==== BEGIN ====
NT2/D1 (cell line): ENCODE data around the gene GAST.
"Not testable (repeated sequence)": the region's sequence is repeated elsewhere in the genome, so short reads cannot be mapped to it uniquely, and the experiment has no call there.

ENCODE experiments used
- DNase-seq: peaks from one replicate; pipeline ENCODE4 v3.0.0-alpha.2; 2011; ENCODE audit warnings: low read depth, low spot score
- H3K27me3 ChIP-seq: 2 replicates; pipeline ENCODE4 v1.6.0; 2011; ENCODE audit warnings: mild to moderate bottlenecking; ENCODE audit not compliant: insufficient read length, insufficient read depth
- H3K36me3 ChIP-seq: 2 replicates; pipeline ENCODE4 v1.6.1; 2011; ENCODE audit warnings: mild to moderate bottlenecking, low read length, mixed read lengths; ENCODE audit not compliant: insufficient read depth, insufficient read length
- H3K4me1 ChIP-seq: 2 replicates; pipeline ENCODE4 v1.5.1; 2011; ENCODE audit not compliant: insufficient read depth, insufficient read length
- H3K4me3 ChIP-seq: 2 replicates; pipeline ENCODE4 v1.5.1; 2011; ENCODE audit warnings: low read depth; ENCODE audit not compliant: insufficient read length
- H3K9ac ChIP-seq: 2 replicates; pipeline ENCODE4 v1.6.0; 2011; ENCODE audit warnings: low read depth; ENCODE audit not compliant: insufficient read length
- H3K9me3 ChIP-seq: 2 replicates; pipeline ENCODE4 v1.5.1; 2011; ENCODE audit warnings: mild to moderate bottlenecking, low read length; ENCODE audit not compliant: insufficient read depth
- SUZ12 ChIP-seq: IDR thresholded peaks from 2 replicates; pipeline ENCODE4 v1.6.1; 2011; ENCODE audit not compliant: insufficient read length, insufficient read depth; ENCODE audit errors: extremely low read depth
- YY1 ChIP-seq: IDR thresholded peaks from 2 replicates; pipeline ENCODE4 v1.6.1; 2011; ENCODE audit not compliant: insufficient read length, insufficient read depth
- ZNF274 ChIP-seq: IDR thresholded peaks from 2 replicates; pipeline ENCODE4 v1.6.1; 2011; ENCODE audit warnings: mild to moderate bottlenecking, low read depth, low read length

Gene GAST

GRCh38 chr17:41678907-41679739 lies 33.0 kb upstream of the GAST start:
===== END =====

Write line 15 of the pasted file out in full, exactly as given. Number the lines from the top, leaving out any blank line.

GRCh38 chr17:41678907-41679739 lies 33.0 kb upstream of the GAST start: